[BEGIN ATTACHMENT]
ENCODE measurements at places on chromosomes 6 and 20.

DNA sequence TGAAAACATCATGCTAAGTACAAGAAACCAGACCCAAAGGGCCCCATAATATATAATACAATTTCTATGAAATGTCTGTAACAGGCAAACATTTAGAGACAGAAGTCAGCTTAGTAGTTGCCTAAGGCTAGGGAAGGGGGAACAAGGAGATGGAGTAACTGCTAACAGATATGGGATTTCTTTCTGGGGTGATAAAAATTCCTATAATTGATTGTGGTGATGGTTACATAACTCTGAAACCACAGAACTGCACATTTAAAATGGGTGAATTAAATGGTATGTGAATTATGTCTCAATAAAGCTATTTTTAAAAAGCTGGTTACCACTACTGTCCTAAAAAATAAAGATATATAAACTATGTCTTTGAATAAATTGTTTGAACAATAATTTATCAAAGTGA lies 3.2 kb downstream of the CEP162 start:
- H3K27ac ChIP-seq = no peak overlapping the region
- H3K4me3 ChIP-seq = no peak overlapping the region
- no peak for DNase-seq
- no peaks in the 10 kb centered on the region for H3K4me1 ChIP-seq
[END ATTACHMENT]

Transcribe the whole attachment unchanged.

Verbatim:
ENCODE measurements at places on chromosomes 6 and 20.

DNA sequence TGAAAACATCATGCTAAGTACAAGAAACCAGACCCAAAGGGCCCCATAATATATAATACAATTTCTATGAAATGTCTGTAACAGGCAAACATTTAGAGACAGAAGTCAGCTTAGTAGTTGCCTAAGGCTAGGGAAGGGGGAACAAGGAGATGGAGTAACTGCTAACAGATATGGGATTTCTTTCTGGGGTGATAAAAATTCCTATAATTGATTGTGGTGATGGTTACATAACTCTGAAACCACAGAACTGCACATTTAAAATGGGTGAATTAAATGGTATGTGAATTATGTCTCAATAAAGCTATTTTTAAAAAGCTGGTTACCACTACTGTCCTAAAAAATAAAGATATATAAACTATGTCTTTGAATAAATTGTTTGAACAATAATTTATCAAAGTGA lies 3.2 kb downstream of the CEP162 start:
- H3K27ac ChIP-seq = no peak overlapping the region
- H3K4me3 ChIP-seq = no peak overlapping the region
- no peak for DNase-seq
- no peaks in the 10 kb centered on the region for H3K4me1 ChIP-seq